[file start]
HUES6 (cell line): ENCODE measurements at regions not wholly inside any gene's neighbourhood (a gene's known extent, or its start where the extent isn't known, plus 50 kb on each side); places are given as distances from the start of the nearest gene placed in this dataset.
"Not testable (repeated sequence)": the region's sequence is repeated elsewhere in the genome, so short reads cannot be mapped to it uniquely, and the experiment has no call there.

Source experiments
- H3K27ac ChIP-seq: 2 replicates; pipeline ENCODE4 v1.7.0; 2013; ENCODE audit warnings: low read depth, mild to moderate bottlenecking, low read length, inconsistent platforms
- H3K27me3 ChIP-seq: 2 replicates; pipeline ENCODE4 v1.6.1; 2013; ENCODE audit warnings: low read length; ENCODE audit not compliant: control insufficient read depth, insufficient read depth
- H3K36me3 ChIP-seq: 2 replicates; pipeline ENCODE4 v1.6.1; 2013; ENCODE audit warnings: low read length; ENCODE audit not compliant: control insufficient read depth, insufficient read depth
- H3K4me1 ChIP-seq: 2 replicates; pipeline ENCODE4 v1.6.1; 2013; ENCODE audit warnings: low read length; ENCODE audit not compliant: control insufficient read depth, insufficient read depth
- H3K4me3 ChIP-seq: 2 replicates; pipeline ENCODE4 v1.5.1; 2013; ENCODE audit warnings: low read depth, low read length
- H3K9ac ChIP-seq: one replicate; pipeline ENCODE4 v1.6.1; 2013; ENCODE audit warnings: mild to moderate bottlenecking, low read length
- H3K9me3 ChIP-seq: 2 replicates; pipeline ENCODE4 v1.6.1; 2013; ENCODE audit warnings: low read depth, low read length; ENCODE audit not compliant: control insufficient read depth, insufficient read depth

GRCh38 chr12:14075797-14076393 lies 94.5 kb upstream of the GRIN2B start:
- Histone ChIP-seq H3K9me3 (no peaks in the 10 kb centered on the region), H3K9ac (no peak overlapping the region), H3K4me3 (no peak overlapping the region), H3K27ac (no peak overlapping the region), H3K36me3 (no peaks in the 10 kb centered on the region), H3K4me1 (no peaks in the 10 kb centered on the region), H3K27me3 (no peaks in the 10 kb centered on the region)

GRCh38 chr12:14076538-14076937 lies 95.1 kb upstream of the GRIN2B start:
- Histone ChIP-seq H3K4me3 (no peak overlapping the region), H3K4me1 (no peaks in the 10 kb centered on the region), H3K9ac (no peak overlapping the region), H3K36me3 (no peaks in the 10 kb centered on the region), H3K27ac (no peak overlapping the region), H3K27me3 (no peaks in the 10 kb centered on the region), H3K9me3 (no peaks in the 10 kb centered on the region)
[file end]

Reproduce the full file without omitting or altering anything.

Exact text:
HUES6 (cell line): ENCODE measurements at regions not wholly inside any gene's neighbourhood (a gene's known extent, or its start where the extent isn't known, plus 50 kb on each side); places are given as distances from the start of the nearest gene placed in this dataset.
"Not testable (repeated sequence)": the region's sequence is repeated elsewhere in the genome, so short reads cannot be mapped to it uniquely, and the experiment has no call there.

Source experiments
- H3K27ac ChIP-seq: 2 replicates; pipeline ENCODE4 v1.7.0; 2013; ENCODE audit warnings: low read depth, mild to moderate bottlenecking, low read length, inconsistent platforms
- H3K27me3 ChIP-seq: 2 replicates; pipeline ENCODE4 v1.6.1; 2013; ENCODE audit warnings: low read length; ENCODE audit not compliant: control insufficient read depth, insufficient read depth
- H3K36me3 ChIP-seq: 2 replicates; pipeline ENCODE4 v1.6.1; 2013; ENCODE audit warnings: low read length; ENCODE audit not compliant: control insufficient read depth, insufficient read depth
- H3K4me1 ChIP-seq: 2 replicates; pipeline ENCODE4 v1.6.1; 2013; ENCODE audit warnings: low read length; ENCODE audit not compliant: control insufficient read depth, insufficient read depth
- H3K4me3 ChIP-seq: 2 replicates; pipeline ENCODE4 v1.5.1; 2013; ENCODE audit warnings: low read depth, low read length
- H3K9ac ChIP-seq: one replicate; pipeline ENCODE4 v1.6.1; 2013; ENCODE audit warnings: mild to moderate bottlenecking, low read length
- H3K9me3 ChIP-seq: 2 replicates; pipeline ENCODE4 v1.6.1; 2013; ENCODE audit warnings: low read depth, low read length; ENCODE audit not compliant: control insufficient read depth, insufficient read depth

GRCh38 chr12:14075797-14076393 lies 94.5 kb upstream of the GRIN2B start:
- Histone ChIP-seq H3K9me3 (no peaks in the 10 kb centered on the region), H3K9ac (no peak overlapping the region), H3K4me3 (no peak overlapping the region), H3K27ac (no peak overlapping the region), H3K36me3 (no peaks in the 10 kb centered on the region), H3K4me1 (no peaks in the 10 kb centered on the region), H3K27me3 (no peaks in the 10 kb centered on the region)

GRCh38 chr12:14076538-14076937 lies 95.1 kb upstream of the GRIN2B start:
- Histone ChIP-seq H3K4me3 (no peak overlapping the region), H3K4me1 (no peaks in the 10 kb centered on the region), H3K9ac (no peak overlapping the region), H3K36me3 (no peaks in the 10 kb centered on the region), H3K27ac (no peak overlapping the region), H3K27me3 (no peaks in the 10 kb centered on the region), H3K9me3 (no peaks in the 10 kb centered on the region)